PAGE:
It is vital for a constructivist teacher to monitor the apprenticeship of each student in order to facilitate the definition of the next steps in the development of a discipline. This is a very time consuming and it requires a theoretical framework to support the observations of the teacher. This monitoring would benefit from certain automated tools to expedite parts of the process. Different pedagogical approaches say that the use of concept maps can help students in the processes of signification of new contents or in the resignitication of those already learned. The epistemological position of Piaget states that the development of a student's logical-mathematical structures is related to the learning of concepts, forming in this way a conceptual system. In the construction of concept maps we create, ultimately, what Piaget calls "significant implications" that evolve according to the semantic nature of the conceptual relations that we create. We propose here an environment for the automatic identification of the significant implications, using a family of software agents guided by an ontology. The analysis of maps will be made based on Piagetian theory. A prototype is under development and will be used to support the analysis of maps produced.
Enhancing Student Motivation In Targeted Undergraduate Education
Kemal M Bayrakceken, Ersan Oguz and Aydemir Arisoy (Turkish Air Force Academy, Turkey)
Future aims of an undergraduate student are likely to evolve during the education timeline. While new knowledge and experiences emerge into students mind, the way of thinking and decision making matures, hence builds up student's mental and academic perspective. This whole progress embodies a natural motivation as a result of ongoing "change". However, a targeted undergraduate education may suffer from the deficiency of this natural motivation where the students are partially aware of the future awaiting them. Military academies are good examples of targeted education, since the students have substantial amount of knowledge about their career alternatives. This situation has both negative and positive effects on students. If the student is in a good mental state and has clear future aims, academic motivation might well exceed expectations. Student becomes eager to learn and is often willing to participate in additional social and scientific activities, which is a clear sign of motivation. However, if the student has below average grades and unclear future aims, he/she begins to question the necessity of the academic education and its direct/indirect relations to his future career. The chronic questions, though not always expressed in an audible way, "why am I learning all this theory" or "where am i going to use these" are quite common among students. These contagious questions wipe the positive attitude and remaining motivation. However, the scene is still well recoverable. The instructor, being acquainted with the practical aspects of the courses, can build solid connections between conceptual knowledge and real-world applications where possible. For instance, it is natural that Air Force Academy students are best motivated with flight and related activities. Hence, using flying platforms, flight dynamics and similar content in experimental studies and in-class demonstrations will play a vital role in motivating students for academic study. This paper focuses on enhancing motivation and learning in automatic control course in Turkish Air Force Academy. Control systems related courses are considered as being advantageous since various practical applications can be established, which are directly related to Air Force mission. In this sense, a four rotor aerial experimentation platform is designed, built and utilized for courses and laboratories. Learning objectives and outcomes are emphasized rather than technical details which are given in previously published articles. The success of the method is evaluated by student surveys and instructor observations.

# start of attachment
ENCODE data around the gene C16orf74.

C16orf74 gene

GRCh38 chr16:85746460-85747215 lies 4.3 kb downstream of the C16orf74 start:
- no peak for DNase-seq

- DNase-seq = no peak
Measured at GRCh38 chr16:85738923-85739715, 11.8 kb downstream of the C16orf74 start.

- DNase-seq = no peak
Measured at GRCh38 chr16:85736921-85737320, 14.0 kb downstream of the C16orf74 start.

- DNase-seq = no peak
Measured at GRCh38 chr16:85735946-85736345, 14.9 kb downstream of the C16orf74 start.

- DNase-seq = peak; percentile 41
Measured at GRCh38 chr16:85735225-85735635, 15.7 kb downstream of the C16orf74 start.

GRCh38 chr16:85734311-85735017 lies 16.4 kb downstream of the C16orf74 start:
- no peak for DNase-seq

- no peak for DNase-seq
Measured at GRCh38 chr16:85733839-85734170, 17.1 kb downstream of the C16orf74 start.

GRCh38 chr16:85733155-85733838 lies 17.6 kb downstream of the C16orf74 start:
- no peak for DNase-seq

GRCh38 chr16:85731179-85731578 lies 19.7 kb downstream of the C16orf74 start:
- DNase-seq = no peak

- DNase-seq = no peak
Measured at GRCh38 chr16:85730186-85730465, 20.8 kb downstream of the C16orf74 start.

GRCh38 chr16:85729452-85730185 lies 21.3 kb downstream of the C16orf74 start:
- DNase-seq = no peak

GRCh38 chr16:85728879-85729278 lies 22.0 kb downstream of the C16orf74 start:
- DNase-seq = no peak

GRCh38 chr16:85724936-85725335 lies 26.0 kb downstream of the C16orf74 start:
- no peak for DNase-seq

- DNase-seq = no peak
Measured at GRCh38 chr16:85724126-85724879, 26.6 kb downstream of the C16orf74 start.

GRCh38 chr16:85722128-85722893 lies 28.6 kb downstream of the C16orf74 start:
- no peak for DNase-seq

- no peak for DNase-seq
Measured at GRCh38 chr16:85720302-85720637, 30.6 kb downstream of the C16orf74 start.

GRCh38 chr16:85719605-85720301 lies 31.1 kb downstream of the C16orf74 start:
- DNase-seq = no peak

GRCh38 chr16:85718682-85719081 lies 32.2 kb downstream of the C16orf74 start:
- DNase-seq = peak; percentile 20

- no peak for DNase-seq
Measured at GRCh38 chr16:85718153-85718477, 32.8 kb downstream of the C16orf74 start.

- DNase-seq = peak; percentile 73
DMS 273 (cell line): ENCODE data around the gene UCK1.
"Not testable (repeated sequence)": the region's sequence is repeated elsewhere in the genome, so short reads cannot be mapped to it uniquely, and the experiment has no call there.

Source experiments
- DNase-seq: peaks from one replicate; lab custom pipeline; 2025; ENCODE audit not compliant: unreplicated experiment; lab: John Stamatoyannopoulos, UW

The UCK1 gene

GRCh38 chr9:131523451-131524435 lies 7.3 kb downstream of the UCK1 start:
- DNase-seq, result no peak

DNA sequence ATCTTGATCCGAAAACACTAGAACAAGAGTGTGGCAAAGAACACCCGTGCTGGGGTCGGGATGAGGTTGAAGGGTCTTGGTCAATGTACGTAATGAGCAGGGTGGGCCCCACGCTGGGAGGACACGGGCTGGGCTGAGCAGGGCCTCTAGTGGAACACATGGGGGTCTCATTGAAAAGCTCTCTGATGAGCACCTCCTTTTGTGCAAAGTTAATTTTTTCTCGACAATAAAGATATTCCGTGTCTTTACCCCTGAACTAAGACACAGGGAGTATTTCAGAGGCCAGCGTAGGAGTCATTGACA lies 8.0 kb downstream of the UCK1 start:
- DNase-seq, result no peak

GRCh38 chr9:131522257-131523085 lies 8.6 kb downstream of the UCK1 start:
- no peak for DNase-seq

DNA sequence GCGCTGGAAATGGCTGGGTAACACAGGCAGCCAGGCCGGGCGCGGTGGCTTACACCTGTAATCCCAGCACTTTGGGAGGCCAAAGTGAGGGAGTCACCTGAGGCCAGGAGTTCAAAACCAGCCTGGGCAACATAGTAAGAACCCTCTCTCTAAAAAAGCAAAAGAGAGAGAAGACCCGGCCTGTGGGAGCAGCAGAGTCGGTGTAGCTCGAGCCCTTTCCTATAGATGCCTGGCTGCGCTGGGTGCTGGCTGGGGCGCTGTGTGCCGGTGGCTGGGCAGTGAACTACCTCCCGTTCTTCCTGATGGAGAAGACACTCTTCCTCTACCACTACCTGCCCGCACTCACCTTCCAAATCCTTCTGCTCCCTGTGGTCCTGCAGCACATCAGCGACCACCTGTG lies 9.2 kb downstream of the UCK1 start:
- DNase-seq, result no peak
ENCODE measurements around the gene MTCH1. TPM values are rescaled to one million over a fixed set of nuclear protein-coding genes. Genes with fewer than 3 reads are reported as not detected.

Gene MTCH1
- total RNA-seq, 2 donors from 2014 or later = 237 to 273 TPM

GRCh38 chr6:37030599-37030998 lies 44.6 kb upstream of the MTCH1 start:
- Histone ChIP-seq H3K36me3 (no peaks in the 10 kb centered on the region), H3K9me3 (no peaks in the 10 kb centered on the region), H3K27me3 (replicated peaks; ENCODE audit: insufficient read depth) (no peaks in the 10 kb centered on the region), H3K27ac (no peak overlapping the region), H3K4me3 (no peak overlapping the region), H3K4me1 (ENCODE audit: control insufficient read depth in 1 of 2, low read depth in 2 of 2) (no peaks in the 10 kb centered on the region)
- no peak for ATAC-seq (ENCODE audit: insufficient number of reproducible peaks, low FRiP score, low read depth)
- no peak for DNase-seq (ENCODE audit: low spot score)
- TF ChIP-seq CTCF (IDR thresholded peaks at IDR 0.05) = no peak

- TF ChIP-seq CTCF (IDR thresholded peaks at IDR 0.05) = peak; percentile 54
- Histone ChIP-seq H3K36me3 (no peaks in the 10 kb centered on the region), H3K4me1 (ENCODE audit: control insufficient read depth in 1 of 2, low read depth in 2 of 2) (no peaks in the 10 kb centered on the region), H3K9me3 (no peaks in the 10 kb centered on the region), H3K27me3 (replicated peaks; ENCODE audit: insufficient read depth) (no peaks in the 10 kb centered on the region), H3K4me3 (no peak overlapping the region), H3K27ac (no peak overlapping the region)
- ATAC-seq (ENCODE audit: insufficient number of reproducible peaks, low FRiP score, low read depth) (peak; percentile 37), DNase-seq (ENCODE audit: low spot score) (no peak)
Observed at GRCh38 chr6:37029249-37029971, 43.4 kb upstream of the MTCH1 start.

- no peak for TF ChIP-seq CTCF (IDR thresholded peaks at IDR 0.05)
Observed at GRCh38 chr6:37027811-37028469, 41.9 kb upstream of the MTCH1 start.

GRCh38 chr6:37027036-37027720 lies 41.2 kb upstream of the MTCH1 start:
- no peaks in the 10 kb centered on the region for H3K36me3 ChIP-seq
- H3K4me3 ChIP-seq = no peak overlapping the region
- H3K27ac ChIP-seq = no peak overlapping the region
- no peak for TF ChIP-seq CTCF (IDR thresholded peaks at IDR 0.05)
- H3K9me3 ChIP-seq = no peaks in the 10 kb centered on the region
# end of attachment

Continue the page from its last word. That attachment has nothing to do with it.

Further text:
A Semi-Autonomous Embedded Systems Course
John Oliver (Cal Poly, San Luis Obispo, USA); Lynne Slivovsky (California Polytechnic State University, USA); Bridget Benson (Cal Poly, San Luis Obispo, USA); Jim Harris (California Polytechnic State University, USA)